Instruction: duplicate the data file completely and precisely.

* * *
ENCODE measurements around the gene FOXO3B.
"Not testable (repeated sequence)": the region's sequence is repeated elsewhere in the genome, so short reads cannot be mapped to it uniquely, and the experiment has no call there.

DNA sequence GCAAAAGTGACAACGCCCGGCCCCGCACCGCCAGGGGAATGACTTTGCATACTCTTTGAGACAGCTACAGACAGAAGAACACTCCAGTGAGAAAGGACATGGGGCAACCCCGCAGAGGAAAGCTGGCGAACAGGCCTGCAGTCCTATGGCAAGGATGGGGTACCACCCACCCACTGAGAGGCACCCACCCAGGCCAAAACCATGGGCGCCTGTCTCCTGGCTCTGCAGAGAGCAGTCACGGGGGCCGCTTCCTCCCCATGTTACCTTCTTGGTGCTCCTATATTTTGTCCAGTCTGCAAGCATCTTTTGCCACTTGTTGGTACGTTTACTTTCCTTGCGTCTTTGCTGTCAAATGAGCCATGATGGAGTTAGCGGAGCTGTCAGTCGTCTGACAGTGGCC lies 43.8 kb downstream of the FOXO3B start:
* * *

ENCODE measurements around the gene FOXO3B.
"Not testable (repeated sequence)": the region's sequence is repeated elsewhere in the genome, so short reads cannot be mapped to it uniquely, and the experiment has no call there.

DNA sequence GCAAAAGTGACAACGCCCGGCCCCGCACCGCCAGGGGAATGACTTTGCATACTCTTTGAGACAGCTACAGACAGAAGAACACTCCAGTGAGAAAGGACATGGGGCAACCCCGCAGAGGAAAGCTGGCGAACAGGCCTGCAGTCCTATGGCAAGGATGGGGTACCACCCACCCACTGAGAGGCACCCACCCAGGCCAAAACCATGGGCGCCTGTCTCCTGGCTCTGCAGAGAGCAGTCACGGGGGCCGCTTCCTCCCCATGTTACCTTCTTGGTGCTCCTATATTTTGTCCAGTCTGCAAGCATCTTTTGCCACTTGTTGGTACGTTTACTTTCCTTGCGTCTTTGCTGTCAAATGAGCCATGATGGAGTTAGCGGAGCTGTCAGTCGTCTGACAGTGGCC lies 43.8 kb downstream of the FOXO3B start: